How will they be treated on entry at airports and ports? What delays may they experience? What is the answer? No one knows? We suggest a prudent cause of action!
The current debate surrounding what type of Brexit will come to pass in March 2019 changes on an almost daily basis. In particular, the atmosphere surrounding the recently leaked proposals for the new immigration system due to affect the three million or so EEA nationals and their family members currently in the UK, has reached fever pitch.
Should the government proceed with a ‘hard’ Brexit, it is likely that EU citizens will be forced to come through immigration control with all other non-UK citizens, and be required to conceptually show that they have the right to live in the UK. Indeed one of the proposals for future border arrangements is that all EU citizens will have to show their passports at the border and will no longer be able to travel on national ID cards – thus ending free movement as we currently know it.
The transition to a new immigration system will no doubt be a complicated process. Many in the field, along with commentators, consider that the level of complexity in forcing through a new set of rules in a condensed timeframe along with the levels of bureaucracy that is likely to accompany the process, mean that Brexit may not happen as we expect or even at all.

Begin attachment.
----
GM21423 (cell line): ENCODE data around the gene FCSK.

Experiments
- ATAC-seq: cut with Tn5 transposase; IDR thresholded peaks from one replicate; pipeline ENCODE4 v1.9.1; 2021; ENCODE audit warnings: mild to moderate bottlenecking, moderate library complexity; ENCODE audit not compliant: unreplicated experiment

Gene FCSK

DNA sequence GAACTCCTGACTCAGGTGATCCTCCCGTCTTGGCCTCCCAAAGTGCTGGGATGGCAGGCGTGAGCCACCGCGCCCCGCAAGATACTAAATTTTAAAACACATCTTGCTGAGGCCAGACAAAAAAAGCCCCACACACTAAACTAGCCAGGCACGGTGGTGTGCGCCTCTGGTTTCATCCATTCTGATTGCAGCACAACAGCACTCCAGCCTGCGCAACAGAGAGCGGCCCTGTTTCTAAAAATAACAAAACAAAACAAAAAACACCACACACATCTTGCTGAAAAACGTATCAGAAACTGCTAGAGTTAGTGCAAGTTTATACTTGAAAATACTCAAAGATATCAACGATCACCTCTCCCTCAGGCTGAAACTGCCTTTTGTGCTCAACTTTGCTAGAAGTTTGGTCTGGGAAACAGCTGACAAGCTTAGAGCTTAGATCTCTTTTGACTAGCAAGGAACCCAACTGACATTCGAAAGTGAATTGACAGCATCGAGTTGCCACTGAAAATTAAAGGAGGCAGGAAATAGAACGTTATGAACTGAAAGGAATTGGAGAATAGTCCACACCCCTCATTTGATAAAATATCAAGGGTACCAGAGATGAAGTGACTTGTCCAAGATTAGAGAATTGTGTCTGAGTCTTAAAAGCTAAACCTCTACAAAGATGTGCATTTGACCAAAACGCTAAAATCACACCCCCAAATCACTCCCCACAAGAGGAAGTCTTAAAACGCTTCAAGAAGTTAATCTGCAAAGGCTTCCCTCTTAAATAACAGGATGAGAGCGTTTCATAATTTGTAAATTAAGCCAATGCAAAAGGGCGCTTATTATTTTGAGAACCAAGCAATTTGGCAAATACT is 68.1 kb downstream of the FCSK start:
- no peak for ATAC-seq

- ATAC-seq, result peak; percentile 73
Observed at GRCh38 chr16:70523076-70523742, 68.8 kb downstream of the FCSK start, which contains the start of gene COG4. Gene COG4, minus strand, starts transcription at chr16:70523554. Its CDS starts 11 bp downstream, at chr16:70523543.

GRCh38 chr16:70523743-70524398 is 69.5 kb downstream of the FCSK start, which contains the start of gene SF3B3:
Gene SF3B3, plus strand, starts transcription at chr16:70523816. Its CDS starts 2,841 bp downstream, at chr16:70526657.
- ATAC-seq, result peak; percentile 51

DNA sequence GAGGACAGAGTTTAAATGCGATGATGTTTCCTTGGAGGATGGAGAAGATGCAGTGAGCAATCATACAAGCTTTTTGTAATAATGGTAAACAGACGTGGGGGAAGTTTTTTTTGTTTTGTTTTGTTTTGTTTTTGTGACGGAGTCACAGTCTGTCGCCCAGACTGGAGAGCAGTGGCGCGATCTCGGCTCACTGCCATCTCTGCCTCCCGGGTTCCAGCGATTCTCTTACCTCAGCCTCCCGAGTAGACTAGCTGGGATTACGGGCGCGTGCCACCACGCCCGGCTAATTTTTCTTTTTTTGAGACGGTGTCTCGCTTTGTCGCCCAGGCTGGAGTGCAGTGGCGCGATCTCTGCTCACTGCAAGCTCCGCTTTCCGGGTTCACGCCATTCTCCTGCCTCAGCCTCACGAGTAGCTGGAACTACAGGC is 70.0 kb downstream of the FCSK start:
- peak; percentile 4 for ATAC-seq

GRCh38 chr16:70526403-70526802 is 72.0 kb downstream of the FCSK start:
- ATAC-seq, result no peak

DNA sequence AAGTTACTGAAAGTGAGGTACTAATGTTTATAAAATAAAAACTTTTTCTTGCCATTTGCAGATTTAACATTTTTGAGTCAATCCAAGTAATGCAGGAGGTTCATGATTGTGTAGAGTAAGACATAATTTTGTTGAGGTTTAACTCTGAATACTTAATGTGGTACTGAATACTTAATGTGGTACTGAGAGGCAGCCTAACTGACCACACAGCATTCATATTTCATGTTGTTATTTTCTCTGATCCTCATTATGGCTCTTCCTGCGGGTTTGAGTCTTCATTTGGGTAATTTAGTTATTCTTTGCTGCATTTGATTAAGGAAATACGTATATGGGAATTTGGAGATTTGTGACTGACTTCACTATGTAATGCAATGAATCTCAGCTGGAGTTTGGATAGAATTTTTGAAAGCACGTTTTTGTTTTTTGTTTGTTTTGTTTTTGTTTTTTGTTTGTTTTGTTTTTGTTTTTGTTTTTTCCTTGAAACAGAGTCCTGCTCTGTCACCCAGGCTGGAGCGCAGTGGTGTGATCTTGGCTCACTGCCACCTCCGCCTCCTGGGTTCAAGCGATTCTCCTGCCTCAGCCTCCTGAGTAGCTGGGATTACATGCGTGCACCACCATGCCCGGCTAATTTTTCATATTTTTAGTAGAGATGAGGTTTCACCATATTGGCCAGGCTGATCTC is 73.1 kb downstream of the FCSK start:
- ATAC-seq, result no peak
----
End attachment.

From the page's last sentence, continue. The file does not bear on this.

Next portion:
What, then, is the safest thing for an EEA national to do? At Gherson, we consider that the most prudent course of action is for the EEA national (and their family) to apply as soon as possible for a residence card or apply for a document certifying permanent residence (if five years’ continuous residence has been attained) in the interim until more is known about the new system.
At Gherson we are happy to help with any queries you may have in this regard, so please do not hesitate to contact us.
The information in this blog is for general information purposes only and does not purport to be comprehensive or to provide legal advice. Whilst every effort is made to ensure the information and law is current as of the date of publication it should be stressed that, due to the passage of time, this does not necessarily reflect the present legal position. Gherson accepts no responsibility for loss which may arise from accessing or reliance on information contained in this blog. For formal advice on the current law please don’t hesitate to contact Gherson. Legal advice is only provided pursuant to a written agreement, identified as such, and signed by the client and by or on behalf of Gherson.